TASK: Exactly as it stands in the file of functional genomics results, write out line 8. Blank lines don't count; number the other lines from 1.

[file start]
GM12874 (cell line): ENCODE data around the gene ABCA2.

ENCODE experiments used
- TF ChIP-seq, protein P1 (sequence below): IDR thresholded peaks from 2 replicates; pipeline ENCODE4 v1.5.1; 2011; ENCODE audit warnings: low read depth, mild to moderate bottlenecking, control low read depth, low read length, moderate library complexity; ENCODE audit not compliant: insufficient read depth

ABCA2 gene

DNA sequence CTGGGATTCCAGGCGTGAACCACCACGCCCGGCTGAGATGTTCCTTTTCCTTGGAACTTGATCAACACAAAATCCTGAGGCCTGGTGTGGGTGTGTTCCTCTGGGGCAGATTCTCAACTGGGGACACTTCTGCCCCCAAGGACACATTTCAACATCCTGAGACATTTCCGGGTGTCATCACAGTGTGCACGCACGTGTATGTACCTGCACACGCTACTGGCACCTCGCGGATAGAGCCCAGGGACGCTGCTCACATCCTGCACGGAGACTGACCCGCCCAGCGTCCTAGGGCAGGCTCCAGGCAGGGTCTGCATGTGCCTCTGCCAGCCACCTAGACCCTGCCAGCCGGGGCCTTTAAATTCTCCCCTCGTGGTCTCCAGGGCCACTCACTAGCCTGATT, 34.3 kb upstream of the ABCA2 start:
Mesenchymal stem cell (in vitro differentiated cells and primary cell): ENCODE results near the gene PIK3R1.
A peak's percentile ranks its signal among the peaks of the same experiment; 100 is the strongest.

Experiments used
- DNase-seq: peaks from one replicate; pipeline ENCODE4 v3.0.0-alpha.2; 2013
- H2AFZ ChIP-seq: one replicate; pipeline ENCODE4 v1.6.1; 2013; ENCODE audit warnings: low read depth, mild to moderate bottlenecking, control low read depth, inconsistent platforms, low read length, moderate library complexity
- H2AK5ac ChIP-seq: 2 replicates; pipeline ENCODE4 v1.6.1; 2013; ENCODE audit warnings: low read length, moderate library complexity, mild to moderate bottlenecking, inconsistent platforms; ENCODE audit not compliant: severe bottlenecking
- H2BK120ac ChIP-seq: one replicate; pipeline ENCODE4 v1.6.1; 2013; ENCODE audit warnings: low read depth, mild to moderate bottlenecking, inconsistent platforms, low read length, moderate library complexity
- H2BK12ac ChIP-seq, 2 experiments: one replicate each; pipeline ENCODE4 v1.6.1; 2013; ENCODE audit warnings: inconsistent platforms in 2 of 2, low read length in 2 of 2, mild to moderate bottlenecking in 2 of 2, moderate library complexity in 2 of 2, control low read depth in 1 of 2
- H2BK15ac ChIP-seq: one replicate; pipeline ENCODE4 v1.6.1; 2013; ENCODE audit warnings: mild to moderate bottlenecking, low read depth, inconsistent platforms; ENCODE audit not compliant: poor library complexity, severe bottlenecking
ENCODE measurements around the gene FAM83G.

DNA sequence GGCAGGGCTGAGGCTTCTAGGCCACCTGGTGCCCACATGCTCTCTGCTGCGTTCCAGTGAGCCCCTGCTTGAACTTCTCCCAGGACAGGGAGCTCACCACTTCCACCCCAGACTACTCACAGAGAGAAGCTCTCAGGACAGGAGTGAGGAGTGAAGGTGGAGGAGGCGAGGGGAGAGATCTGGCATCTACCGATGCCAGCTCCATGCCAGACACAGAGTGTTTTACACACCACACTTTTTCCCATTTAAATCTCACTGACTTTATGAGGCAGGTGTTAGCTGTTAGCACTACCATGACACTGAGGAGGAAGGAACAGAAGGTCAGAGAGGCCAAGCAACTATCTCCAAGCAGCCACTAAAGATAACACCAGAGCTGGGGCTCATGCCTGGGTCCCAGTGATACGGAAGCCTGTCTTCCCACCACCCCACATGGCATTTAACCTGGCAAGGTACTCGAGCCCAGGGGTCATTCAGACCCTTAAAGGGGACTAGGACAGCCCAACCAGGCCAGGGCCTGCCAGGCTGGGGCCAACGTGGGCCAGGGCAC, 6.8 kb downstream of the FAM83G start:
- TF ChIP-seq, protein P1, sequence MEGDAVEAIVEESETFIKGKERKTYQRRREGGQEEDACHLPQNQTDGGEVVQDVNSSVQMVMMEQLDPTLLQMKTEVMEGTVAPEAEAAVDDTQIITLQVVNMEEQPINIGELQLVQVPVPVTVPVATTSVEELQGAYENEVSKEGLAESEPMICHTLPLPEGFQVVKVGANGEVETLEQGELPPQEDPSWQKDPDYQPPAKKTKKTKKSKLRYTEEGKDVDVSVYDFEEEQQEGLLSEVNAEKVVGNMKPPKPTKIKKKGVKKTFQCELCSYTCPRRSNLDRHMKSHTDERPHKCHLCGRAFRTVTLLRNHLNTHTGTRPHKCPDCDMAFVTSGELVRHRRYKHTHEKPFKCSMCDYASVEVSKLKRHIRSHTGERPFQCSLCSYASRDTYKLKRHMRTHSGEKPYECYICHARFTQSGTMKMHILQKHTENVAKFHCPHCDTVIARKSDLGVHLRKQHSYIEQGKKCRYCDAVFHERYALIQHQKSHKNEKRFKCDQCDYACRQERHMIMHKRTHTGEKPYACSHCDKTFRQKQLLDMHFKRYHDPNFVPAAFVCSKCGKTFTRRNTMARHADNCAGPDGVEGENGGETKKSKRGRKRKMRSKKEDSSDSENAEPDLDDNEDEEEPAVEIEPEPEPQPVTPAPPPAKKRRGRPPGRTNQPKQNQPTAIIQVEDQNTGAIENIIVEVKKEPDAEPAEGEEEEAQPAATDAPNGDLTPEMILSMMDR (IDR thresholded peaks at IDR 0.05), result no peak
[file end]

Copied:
Experiments used